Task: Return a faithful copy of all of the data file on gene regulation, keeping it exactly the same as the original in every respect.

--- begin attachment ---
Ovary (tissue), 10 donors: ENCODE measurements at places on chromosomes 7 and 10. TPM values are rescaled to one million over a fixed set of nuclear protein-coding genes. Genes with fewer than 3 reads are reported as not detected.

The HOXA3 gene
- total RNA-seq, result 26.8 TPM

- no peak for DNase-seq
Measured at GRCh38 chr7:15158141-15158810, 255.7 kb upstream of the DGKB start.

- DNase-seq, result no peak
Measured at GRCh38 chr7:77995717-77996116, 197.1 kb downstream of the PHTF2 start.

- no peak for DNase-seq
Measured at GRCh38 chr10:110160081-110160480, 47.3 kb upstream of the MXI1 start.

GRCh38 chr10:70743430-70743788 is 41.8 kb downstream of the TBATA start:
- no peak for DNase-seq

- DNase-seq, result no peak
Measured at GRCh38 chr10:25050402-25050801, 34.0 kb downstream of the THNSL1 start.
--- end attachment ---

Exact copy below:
Ovary (tissue), 10 donors: ENCODE measurements at places on chromosomes 7 and 10. TPM values are rescaled to one million over a fixed set of nuclear protein-coding genes. Genes with fewer than 3 reads are reported as not detected.

The HOXA3 gene
- total RNA-seq, result 26.8 TPM

- no peak for DNase-seq
Measured at GRCh38 chr7:15158141-15158810, 255.7 kb upstream of the DGKB start.

- DNase-seq, result no peak
Measured at GRCh38 chr7:77995717-77996116, 197.1 kb downstream of the PHTF2 start.

- no peak for DNase-seq
Measured at GRCh38 chr10:110160081-110160480, 47.3 kb upstream of the MXI1 start.

GRCh38 chr10:70743430-70743788 is 41.8 kb downstream of the TBATA start:
- no peak for DNase-seq

- DNase-seq, result no peak
Measured at GRCh38 chr10:25050402-25050801, 34.0 kb downstream of the THNSL1 start.